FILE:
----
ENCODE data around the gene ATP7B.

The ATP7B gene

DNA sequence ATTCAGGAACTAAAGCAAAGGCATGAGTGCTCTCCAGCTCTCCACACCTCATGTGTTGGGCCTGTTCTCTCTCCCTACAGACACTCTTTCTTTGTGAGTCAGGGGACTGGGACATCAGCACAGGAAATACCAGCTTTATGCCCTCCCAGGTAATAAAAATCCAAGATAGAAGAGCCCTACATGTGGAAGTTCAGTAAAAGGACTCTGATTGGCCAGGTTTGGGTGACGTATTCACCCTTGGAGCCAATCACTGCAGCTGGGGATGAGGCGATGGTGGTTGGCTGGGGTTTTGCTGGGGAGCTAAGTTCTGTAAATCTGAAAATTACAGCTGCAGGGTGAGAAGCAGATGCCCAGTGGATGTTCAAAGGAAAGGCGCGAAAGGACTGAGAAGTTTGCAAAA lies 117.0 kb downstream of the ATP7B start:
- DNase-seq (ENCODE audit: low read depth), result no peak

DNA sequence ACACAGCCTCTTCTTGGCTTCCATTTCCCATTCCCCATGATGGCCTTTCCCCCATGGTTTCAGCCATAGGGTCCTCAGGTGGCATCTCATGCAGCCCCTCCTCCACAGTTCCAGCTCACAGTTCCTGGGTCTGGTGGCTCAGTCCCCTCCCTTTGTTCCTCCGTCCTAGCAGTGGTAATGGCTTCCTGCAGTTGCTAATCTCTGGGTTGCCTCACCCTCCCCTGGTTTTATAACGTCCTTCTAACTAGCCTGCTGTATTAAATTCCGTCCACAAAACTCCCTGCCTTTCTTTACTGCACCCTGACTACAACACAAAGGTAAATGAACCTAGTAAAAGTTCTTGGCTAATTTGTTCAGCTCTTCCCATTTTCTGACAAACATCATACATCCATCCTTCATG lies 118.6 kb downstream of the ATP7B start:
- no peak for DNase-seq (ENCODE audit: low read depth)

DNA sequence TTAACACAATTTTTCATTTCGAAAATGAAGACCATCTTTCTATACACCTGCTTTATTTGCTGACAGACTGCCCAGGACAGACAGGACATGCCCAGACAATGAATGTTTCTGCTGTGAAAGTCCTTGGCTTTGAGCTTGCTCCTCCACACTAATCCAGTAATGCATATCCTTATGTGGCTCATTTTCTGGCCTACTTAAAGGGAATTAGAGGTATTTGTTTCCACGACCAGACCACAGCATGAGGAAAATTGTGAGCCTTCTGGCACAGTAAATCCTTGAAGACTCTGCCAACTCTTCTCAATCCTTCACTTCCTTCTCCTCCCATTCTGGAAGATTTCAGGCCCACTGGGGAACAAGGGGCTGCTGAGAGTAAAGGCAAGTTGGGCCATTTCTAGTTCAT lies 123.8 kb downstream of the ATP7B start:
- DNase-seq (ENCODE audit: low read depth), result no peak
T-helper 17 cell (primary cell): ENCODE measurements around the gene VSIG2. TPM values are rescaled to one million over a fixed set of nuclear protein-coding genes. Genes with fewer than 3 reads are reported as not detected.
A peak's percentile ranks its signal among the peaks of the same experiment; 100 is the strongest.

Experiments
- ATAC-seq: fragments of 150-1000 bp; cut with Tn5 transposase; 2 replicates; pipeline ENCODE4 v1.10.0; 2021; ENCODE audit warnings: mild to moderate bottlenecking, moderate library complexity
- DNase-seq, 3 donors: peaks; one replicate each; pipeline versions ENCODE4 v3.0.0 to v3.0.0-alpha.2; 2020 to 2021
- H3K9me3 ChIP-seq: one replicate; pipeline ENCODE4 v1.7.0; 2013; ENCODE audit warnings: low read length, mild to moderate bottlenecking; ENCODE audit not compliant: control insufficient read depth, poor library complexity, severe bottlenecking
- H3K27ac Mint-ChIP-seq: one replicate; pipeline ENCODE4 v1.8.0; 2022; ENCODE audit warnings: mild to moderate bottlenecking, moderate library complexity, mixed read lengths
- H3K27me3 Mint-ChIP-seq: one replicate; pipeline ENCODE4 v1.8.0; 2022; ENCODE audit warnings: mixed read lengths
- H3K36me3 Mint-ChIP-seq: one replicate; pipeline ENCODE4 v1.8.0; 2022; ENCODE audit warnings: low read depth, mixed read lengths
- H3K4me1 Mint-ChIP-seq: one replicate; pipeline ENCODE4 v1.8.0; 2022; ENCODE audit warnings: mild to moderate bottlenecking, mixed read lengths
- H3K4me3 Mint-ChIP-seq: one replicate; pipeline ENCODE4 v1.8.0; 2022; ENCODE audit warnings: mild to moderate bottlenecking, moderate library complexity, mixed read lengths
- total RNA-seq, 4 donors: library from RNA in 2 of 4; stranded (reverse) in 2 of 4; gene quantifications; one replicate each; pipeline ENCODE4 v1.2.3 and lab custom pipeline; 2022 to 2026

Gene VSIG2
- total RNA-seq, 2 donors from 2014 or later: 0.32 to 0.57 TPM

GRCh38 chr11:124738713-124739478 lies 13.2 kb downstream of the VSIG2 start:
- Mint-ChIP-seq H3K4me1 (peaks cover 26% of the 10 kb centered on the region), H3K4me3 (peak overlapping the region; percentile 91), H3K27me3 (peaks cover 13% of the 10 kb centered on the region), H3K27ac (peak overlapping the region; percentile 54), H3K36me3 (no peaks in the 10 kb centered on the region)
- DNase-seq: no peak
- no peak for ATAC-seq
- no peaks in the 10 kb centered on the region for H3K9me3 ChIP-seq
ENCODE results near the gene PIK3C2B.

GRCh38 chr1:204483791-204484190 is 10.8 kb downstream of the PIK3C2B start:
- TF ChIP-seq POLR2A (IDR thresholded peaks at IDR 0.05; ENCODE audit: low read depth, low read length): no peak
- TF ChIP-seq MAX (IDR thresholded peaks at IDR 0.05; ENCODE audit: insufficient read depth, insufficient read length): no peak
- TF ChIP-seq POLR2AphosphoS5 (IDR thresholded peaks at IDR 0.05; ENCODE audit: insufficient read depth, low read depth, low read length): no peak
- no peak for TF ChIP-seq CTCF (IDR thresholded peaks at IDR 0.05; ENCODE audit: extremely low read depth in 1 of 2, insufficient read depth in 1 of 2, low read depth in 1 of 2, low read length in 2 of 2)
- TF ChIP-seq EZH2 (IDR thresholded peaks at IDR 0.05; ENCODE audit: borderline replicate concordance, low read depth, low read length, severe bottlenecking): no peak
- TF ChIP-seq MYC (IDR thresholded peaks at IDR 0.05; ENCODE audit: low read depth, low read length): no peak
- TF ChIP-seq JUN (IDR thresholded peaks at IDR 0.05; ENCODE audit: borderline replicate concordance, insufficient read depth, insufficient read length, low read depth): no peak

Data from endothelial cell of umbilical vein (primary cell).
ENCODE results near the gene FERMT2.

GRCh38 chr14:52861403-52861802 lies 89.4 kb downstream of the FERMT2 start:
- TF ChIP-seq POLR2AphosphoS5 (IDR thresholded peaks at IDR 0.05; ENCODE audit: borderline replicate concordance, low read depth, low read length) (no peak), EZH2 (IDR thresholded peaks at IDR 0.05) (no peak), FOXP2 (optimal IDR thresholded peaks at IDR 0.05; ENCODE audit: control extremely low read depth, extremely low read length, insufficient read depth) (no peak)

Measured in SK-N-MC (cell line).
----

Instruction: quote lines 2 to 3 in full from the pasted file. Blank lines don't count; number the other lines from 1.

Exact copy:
The ATP7B gene

DNA sequence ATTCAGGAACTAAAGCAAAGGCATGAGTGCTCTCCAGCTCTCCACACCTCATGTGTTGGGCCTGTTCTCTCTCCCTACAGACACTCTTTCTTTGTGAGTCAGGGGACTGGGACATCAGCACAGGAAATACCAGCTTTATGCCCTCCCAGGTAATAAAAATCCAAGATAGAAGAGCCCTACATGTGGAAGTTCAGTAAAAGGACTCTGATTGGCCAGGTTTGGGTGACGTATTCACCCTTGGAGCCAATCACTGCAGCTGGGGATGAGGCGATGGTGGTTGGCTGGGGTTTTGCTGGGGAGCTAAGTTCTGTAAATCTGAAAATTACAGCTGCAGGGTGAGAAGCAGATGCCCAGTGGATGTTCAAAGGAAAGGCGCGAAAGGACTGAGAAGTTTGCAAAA lies 117.0 kb downstream of the ATP7B start: